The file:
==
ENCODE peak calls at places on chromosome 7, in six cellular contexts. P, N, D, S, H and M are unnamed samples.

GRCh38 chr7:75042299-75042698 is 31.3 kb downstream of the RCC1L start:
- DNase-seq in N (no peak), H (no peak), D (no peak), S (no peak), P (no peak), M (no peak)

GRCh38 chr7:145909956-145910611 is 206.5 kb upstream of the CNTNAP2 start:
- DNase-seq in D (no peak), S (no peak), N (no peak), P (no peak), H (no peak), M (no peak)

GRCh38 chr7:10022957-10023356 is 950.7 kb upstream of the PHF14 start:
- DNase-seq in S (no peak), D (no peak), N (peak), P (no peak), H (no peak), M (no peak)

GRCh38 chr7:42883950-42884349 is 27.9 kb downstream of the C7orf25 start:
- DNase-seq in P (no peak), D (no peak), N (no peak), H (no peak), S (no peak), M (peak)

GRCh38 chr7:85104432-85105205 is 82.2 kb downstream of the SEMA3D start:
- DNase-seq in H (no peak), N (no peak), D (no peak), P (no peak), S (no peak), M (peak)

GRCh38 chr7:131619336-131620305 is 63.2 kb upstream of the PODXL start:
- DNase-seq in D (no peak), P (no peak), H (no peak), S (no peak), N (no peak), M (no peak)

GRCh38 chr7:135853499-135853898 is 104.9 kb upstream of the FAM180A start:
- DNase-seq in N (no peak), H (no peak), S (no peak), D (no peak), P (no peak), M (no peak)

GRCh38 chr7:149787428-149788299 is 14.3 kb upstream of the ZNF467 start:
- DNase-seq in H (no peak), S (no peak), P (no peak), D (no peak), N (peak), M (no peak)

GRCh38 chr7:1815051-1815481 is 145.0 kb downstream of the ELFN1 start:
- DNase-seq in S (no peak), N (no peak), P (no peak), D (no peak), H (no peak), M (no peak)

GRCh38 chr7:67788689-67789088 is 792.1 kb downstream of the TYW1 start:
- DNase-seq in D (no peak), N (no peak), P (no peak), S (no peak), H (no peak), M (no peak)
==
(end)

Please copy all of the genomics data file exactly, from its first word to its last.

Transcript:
ENCODE peak calls at places on chromosome 7, in six cellular contexts. P, N, D, S, H and M are unnamed samples.

GRCh38 chr7:75042299-75042698 is 31.3 kb downstream of the RCC1L start:
- DNase-seq in N (no peak), H (no peak), D (no peak), S (no peak), P (no peak), M (no peak)

GRCh38 chr7:145909956-145910611 is 206.5 kb upstream of the CNTNAP2 start:
- DNase-seq in D (no peak), S (no peak), N (no peak), P (no peak), H (no peak), M (no peak)

GRCh38 chr7:10022957-10023356 is 950.7 kb upstream of the PHF14 start:
- DNase-seq in S (no peak), D (no peak), N (peak), P (no peak), H (no peak), M (no peak)

GRCh38 chr7:42883950-42884349 is 27.9 kb downstream of the C7orf25 start:
- DNase-seq in P (no peak), D (no peak), N (no peak), H (no peak), S (no peak), M (peak)

GRCh38 chr7:85104432-85105205 is 82.2 kb downstream of the SEMA3D start:
- DNase-seq in H (no peak), N (no peak), D (no peak), P (no peak), S (no peak), M (peak)

GRCh38 chr7:131619336-131620305 is 63.2 kb upstream of the PODXL start:
- DNase-seq in D (no peak), P (no peak), H (no peak), S (no peak), N (no peak), M (no peak)

GRCh38 chr7:135853499-135853898 is 104.9 kb upstream of the FAM180A start:
- DNase-seq in N (no peak), H (no peak), S (no peak), D (no peak), P (no peak), M (no peak)

GRCh38 chr7:149787428-149788299 is 14.3 kb upstream of the ZNF467 start:
- DNase-seq in H (no peak), S (no peak), P (no peak), D (no peak), N (peak), M (no peak)

GRCh38 chr7:1815051-1815481 is 145.0 kb downstream of the ELFN1 start:
- DNase-seq in S (no peak), N (no peak), P (no peak), D (no peak), H (no peak), M (no peak)

GRCh38 chr7:67788689-67789088 is 792.1 kb downstream of the TYW1 start:
- DNase-seq in D (no peak), N (no peak), P (no peak), S (no peak), H (no peak), M (no peak)